Hyperolius veithi is known from its type locality in Salonga National Park in the central Congo basin (Schick et al. 2010). It generally occurs around 400 m asl. However, it is likely that this species is more widely distributed as sampling efforts in the Congo basin have been limited and as there do not seem to be any physical barriers that might limit its distribution (Schick et al. 2010).
Habitat and Ecology
The type locality is primary rainforest with seasonally fluctuating, rain-fed water bodies. It was observed on vegetation overhanging the water where it lays its eggs. Tadpoles then hatch and fall into the water (Schick et al. 2010).
It is locally abundant: 27 pairs were observed within a couple hours of sampling in January 2009. This is the only record of the species as no further surveys have been undertaken (Schick et al. 2010).
Possible threats are habitat loss caused by logging. However, the type locality is remote and contained in a large protected area (J. Kielgast pers. comm. May 2012). Chytridiomycosis is not considered a threat because the central Congo basin shows limited suitability for the emergence of this fungal pathogen (Rödder et al. 2009) and elsewhere in tropical Africa; other Hyperolius species survive well despite high prevalence and individual parasite load (Kielgast et al. 2010).
It occurs in the Salonga National Park, the second largest protected tropical forest in the world. Further research is needed on the species' taxonomy, population size, distribution and trends, and natural history.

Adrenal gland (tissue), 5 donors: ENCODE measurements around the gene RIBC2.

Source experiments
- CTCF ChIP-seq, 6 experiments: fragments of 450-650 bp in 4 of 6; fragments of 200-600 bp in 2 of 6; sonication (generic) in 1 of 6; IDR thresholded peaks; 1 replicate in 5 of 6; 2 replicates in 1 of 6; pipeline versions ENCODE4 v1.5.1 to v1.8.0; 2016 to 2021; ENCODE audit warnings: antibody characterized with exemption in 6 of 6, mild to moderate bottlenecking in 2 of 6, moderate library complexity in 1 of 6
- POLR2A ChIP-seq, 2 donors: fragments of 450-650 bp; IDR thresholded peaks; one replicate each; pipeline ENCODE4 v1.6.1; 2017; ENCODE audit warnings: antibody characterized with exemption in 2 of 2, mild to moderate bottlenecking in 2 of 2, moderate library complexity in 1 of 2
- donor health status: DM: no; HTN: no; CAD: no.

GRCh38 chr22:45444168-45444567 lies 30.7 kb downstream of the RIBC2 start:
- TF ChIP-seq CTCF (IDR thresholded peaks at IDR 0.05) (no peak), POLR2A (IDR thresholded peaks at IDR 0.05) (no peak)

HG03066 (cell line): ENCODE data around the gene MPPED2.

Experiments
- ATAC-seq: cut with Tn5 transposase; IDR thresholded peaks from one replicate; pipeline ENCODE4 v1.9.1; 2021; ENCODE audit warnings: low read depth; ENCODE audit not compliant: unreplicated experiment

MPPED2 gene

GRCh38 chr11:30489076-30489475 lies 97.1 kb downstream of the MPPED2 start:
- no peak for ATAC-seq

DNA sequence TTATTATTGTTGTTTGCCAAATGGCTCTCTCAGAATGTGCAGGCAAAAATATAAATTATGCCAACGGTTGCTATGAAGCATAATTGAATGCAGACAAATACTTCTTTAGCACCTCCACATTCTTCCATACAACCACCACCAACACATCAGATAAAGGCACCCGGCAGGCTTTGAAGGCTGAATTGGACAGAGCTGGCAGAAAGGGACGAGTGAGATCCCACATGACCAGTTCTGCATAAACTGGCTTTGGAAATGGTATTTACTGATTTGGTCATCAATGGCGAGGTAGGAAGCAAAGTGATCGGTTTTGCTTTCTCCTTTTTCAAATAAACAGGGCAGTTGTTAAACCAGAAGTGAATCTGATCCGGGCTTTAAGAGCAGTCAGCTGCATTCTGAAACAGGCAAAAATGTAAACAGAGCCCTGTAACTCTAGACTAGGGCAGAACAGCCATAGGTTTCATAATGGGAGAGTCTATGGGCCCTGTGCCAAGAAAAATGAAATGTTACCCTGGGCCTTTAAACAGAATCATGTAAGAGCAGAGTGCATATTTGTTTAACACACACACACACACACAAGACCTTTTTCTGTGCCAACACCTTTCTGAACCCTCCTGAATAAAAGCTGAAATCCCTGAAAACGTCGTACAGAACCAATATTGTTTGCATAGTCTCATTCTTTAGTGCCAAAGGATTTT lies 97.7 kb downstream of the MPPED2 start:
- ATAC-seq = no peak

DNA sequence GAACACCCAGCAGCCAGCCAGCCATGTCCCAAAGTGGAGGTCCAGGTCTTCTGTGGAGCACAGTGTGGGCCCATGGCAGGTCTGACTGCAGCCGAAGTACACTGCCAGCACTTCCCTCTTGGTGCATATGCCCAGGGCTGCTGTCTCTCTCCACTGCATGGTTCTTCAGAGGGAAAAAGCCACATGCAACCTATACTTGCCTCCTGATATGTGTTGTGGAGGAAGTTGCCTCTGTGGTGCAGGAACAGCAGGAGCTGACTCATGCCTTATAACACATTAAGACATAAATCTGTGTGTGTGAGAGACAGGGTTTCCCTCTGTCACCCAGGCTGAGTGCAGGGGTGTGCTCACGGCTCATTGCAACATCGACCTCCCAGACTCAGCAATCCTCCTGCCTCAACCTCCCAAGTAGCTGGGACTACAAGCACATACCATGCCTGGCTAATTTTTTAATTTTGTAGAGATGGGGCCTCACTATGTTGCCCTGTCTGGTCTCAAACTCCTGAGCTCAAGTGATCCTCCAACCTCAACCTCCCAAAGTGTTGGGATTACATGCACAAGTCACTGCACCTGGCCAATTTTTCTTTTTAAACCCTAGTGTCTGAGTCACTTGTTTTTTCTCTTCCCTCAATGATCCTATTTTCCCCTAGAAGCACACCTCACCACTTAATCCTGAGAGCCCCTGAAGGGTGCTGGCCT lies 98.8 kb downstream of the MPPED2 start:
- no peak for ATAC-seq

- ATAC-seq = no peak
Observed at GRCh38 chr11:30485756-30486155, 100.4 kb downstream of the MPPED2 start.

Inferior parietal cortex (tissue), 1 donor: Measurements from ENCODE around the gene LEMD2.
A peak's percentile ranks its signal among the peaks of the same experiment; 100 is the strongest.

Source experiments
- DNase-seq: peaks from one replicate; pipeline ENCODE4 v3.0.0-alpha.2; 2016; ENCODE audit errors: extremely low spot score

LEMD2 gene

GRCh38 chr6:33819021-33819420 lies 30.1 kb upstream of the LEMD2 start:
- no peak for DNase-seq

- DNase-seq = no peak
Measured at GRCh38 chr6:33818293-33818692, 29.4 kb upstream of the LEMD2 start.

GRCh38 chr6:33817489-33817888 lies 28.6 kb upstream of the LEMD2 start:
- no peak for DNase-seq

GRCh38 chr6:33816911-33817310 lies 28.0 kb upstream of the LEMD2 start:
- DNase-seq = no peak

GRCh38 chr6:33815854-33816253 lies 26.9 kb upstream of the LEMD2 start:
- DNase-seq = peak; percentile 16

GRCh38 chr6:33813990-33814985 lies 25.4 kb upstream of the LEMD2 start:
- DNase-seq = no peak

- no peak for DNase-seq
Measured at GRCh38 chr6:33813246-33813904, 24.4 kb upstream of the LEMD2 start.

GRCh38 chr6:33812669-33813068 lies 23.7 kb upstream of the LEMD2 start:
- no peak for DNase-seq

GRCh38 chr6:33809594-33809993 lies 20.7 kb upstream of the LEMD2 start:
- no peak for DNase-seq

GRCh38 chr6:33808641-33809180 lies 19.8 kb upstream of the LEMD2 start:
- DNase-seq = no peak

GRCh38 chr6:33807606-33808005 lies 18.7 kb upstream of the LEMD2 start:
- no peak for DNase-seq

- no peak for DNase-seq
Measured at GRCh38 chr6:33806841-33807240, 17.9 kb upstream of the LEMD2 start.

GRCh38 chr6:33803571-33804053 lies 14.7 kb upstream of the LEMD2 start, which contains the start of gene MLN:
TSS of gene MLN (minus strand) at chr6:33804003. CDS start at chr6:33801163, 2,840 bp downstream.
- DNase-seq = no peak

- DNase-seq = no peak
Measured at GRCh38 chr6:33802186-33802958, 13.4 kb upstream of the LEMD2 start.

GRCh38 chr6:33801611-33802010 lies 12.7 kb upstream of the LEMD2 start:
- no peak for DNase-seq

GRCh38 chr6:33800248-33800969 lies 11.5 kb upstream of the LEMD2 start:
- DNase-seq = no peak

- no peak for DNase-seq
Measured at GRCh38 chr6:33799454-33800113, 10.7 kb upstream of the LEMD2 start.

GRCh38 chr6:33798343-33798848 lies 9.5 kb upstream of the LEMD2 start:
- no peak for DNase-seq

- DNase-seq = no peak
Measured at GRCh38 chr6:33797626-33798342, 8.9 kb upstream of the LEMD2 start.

Red List Status
Least Concern (LC)
This species is listed as Least Concern because there are few apparent threats to the species, it appears to be locally abundant and occurs in Salonga National Park. Furthermore, it is expected to have a larger range than is currently known (this is likely, according to Schick et al. 2010, due to the apparent lack of physical borders to its dispersal and the observation that numerous other amphibian species in the Congo basin show relatively large distributions). Chytridiomycosis is not considered a threat because the central Congo basin shows limited suitability for the emergence of this fungal pathogen (Rödder et al. 2009) and elsewhere in tropical Africa; other Hyperolius species survive well despite high prevalence and individual parasite load (Kielgast et al. 2010).
IUCN SSC Amphibian Specialist Group, 2015. Hyperolius veithi. The IUCN Red List of Threatened Species 2015: e.T16854247A16854250. http://dx.doi.org/10.2305/IUCN.UK.2015-2.RLTS.T16854247A16854250.en .Downloaded on 12 November 2018